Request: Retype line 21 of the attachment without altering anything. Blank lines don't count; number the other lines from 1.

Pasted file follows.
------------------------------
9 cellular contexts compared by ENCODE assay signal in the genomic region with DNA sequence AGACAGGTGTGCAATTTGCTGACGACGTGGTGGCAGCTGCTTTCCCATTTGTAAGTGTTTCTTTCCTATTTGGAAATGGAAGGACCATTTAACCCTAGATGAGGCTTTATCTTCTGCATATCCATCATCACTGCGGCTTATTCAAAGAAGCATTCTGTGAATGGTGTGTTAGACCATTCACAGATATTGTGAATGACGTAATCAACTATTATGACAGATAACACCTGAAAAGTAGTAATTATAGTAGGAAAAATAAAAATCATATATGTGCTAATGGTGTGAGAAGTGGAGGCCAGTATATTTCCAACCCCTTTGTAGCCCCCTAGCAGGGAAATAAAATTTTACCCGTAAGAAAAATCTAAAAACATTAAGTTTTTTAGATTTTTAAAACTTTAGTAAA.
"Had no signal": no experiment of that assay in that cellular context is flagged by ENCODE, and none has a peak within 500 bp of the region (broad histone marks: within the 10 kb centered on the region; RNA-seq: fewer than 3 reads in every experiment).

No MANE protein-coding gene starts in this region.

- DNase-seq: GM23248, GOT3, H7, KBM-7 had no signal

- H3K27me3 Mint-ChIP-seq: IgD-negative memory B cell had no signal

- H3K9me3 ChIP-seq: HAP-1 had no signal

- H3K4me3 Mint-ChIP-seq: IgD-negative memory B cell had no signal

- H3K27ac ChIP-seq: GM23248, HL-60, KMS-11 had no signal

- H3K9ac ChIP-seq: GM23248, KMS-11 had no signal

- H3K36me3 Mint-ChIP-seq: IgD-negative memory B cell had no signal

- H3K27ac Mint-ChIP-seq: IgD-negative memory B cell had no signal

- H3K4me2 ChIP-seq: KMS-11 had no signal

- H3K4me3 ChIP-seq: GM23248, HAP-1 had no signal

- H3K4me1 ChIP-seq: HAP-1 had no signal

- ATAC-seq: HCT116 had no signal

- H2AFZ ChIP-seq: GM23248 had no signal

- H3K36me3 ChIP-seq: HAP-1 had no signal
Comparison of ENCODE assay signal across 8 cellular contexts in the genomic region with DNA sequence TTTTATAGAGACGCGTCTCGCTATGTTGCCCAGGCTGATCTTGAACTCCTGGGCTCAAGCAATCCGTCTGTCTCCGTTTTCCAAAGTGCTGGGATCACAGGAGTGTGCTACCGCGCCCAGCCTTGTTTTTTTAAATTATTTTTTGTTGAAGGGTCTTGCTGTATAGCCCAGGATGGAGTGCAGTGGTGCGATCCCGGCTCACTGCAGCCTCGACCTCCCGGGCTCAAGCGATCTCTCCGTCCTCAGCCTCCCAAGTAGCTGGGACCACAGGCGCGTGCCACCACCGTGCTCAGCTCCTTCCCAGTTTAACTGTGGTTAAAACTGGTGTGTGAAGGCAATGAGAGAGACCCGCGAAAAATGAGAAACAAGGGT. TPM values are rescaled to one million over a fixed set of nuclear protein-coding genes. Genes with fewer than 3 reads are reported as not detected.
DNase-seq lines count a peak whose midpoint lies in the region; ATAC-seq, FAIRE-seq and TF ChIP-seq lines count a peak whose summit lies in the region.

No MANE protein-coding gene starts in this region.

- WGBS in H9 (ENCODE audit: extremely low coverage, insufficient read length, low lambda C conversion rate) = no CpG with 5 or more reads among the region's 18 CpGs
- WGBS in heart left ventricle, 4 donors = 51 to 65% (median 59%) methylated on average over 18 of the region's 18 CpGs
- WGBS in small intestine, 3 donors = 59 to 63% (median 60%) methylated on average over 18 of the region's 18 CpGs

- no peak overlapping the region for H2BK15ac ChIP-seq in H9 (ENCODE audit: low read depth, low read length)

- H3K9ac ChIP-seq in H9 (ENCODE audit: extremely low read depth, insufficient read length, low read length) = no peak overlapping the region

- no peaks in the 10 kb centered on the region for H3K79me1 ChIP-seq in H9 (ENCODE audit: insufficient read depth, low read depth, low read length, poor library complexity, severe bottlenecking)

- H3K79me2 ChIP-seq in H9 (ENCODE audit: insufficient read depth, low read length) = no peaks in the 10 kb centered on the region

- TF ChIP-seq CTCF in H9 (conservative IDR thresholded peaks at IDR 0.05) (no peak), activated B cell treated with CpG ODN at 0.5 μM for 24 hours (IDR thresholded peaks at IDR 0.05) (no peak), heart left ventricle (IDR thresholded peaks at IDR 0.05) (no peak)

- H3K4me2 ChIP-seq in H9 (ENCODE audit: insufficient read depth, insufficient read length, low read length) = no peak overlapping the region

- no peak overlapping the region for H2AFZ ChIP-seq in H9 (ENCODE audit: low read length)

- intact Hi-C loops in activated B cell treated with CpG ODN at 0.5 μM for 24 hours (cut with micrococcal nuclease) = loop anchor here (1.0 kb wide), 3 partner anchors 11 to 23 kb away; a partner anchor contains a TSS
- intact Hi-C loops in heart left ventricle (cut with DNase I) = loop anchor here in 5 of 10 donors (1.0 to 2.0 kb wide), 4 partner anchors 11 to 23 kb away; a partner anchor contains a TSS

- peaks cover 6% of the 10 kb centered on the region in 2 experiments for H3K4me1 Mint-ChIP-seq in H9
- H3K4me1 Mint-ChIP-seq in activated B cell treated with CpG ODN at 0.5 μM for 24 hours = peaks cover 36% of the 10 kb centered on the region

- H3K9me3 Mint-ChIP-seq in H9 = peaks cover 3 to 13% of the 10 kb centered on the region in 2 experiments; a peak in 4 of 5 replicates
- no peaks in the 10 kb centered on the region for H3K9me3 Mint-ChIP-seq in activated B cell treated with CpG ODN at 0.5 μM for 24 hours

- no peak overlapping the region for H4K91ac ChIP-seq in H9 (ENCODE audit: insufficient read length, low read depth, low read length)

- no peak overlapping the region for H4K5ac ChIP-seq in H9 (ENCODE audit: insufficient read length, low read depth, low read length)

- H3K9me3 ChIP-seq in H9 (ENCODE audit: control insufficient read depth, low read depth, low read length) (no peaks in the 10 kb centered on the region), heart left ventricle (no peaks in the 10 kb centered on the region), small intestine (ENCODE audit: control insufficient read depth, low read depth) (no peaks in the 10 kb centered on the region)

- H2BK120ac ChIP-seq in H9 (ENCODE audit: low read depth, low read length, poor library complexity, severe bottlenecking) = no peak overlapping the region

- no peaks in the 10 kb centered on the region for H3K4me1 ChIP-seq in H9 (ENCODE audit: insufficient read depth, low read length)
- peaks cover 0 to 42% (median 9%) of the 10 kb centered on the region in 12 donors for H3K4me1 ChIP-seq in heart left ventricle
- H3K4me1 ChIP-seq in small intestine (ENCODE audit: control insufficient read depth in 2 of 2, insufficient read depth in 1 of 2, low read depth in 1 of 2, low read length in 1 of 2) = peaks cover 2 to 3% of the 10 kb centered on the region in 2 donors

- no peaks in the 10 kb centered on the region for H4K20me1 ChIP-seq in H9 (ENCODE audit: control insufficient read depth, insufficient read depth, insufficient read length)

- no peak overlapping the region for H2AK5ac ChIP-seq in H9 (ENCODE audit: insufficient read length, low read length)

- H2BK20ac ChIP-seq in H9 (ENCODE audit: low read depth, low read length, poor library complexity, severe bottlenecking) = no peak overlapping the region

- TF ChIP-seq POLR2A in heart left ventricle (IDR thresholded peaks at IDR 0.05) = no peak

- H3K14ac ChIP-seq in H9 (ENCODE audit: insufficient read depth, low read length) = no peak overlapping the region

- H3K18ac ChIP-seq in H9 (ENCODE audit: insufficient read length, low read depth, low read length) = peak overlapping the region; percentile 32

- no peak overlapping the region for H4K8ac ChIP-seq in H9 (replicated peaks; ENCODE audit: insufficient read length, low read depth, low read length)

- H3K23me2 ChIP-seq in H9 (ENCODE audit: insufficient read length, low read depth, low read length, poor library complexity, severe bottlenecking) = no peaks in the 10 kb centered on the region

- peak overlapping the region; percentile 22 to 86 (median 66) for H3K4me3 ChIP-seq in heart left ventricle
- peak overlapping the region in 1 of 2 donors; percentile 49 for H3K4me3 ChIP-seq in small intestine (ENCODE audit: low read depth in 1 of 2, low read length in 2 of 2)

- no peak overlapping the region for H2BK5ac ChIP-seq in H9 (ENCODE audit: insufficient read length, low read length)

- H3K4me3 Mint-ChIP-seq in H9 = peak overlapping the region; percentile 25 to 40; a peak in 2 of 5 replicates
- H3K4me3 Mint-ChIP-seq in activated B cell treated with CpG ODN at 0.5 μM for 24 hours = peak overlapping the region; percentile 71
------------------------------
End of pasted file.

- WGBS in H9 (ENCODE audit: extremely low coverage, insufficient read length, low lambda C conversion rate) = no CpG with 5 or more reads among the region's 18 CpGs